Duralde Tower:         The tower is about 60-70% complete. We ran out of lumber and have rraised $400 to
purcashe additional lumber. The weekend of May 20 has been set aside for the completion of the tower. Yall


 Dues are $20 per person, $25 per family, and $10 for students.
 Make checks payable to Cajun Prairie Habitat Preservation Society and mail to:
 CPHPS/CO Patricia Lewis
 RR2, BOX 194L
 Newton, TX 75966
                    AKA TALLOW WHACKING
                                       By: Charles Allen and David Daigle

      Chinese tallow tree (Sapium sebiferum aka Triadica sebifera) is the worst threat to Cajun Prairie
restoration efforts. The two major problems are the many viable seeds that seem to be spread everywhere by
birds and water and he ability of tallows to resprout. If you cut down a tallow tree, you just seem to irritate it
and it comes back with two to three or even more stems that before. The two natural controls that seem to work
are fire and the establishment of the dense sod of Cajun Prairie plants. Fire will kill some of the young tallow
seedlings but once the tallow reaches a larger size (I am not sure what that size is) fire does not seem to work
anymore. This is also a double-edge sword as the tallow grows, it shades out an area under its canopy and thus
the fire the next year will not be as effective as there will not be any grass fuel to carry a fire. Some may argue
that a growing season fire would control tallow but my observation has been that these growing season fires will
kill smaller tallows but there is a size beyond which even growing season fires will not control tallows.

     If you can get a dense cover of Cajun Prairie, then tallow seeds have a difficult time finding a place to
germinate. It seems that the seeds cannot reach the soil and thus do not germinate. This is where the delicate
balance between controlling tallows without disturbing too much becomes important. If you mechanically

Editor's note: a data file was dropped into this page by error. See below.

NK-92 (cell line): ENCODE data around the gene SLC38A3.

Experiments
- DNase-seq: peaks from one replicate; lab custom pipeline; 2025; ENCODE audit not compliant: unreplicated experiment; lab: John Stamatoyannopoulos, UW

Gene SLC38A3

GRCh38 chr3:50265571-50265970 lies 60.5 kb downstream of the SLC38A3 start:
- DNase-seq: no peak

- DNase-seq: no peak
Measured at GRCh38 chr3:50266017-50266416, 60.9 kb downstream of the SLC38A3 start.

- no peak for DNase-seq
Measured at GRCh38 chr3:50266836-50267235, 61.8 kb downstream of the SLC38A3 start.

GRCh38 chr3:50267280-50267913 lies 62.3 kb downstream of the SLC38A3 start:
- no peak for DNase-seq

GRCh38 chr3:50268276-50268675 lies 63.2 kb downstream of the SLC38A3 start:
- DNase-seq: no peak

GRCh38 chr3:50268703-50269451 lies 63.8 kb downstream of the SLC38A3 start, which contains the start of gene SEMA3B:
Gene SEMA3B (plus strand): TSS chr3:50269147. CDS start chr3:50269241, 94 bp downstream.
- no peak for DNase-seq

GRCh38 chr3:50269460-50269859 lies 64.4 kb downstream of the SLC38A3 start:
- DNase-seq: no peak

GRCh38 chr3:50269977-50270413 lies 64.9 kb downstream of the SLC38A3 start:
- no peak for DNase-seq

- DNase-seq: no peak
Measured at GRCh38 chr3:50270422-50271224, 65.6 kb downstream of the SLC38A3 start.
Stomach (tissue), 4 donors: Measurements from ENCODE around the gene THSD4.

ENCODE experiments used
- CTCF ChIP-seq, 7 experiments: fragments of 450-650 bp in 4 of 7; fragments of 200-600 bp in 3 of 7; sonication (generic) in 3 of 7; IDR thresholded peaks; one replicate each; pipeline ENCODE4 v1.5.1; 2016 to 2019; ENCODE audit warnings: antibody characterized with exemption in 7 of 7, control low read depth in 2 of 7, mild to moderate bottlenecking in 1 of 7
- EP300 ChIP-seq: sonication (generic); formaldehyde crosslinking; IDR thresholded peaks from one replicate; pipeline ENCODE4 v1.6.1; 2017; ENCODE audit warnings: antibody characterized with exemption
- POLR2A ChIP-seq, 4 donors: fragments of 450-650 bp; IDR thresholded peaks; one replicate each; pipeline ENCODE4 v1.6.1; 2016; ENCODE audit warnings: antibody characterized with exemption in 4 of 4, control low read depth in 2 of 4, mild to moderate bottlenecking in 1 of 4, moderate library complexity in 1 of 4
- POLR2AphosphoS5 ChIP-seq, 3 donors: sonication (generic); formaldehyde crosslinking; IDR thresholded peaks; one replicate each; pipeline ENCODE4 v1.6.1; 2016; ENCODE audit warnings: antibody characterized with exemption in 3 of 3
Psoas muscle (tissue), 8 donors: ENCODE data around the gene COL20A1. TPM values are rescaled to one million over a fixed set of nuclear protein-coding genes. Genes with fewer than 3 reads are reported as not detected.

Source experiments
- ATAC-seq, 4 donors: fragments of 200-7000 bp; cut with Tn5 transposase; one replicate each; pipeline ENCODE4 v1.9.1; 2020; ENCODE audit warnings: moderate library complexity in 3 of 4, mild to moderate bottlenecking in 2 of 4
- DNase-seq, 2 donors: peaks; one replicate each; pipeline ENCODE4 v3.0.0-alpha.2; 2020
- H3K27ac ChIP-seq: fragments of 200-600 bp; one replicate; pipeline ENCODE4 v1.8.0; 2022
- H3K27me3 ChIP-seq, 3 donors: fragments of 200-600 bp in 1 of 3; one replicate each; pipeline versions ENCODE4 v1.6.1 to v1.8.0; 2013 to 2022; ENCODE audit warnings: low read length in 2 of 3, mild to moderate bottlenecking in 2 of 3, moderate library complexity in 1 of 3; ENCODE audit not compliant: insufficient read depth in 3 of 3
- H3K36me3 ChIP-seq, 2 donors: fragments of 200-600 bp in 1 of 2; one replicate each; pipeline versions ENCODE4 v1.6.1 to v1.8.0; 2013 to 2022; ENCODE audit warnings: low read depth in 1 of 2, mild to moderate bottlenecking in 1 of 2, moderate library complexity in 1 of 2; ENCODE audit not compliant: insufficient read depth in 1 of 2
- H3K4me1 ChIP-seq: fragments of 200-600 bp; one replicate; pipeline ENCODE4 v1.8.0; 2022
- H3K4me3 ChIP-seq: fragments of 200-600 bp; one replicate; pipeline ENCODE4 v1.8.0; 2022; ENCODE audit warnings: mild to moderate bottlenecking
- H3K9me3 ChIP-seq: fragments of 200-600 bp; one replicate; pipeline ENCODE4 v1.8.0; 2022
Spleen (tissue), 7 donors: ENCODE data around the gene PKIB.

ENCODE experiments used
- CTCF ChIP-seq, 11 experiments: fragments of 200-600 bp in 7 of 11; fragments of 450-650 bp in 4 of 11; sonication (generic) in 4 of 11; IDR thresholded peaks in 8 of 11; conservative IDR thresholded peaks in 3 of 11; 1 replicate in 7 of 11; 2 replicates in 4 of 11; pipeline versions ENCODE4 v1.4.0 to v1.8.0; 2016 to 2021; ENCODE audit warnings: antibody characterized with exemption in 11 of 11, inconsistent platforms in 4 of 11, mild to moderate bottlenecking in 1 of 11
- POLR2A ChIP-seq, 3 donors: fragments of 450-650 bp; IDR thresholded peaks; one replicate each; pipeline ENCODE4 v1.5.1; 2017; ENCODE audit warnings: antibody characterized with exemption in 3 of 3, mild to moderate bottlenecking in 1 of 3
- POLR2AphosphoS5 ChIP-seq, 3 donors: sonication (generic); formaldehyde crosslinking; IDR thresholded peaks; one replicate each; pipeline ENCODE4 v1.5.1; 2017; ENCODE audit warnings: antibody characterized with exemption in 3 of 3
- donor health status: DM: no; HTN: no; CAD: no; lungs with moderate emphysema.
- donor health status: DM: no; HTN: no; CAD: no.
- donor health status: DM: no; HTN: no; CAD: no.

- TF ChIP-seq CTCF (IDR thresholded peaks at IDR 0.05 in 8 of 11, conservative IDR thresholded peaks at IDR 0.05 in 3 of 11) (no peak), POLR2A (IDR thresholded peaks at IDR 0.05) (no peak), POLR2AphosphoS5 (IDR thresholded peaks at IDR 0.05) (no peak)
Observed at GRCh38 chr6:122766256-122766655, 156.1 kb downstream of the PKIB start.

remove tallows, you are opening up spaces for seeds of tallow and other weedy species. It seems that the best
way (and the way that Malcolm and I with help from nay others followed in establishing the original prairie in
Eunice) is to plant or transplant the Cajun Prairie seeds in and then don’t disturb again. This is where the use of
chemicals comes into play. It is best to kill the tallows and just let them die in place. Soon Cajun Prairie plants
will fill in the space that the dying tallow tree once occupied. If you try to plow up or push up the trees, there
will be many many sprouts of tallows from the roots that are left in the ground.

        From David Daigle: Effective “seed tree” tallow control can be conducted year around with the low-
pressure basal spray method. This method includes an application of a mixture of 25% triclopyr (remedy) and an
oil carrier (diesel or vegetable oil) that is applied under low pressure to the bottom 15-20 inches of the tree. It is
critical that the entire circumference of trunk receive treatment. This method is effective in killing tallow trees
up to 6 inch DBH, and requires no cutting or hacking of the tree. This method creates essentially no soil
disturbance for seed regeneration or root sprout to occur, and can be applied in cooler times of the year when the
task is less stressful.

      Other chemicals will also work during the growing season including arsenal or garlon applied to the
leaves. Also, if one could cut the stems down and immediately apply an herbicide, there are reports of good
reduction of tallow trees by this method. Even, roundup applied to cut stumps has been reported to work. I was
once working on a non-chemical method but have not had the time nor the energy to continue. This method was
to cut the tallow trees at 24 inches and then come back within a day or so and re-cut the stump at the ground
level. The tallow tree would concentrate its food and energy into sealing the first cut and thus would
concentrate most of its food and energy into that 24 inch stem and then you come back and cut all of this off.
Seemed like a practical application that might work for other woody plants also. I had done some of this work
in Monroe and need to follow up with different heights, different times between the two cuts, and especially
different times of the year. But notice, this method would not disturb the soil either.

To top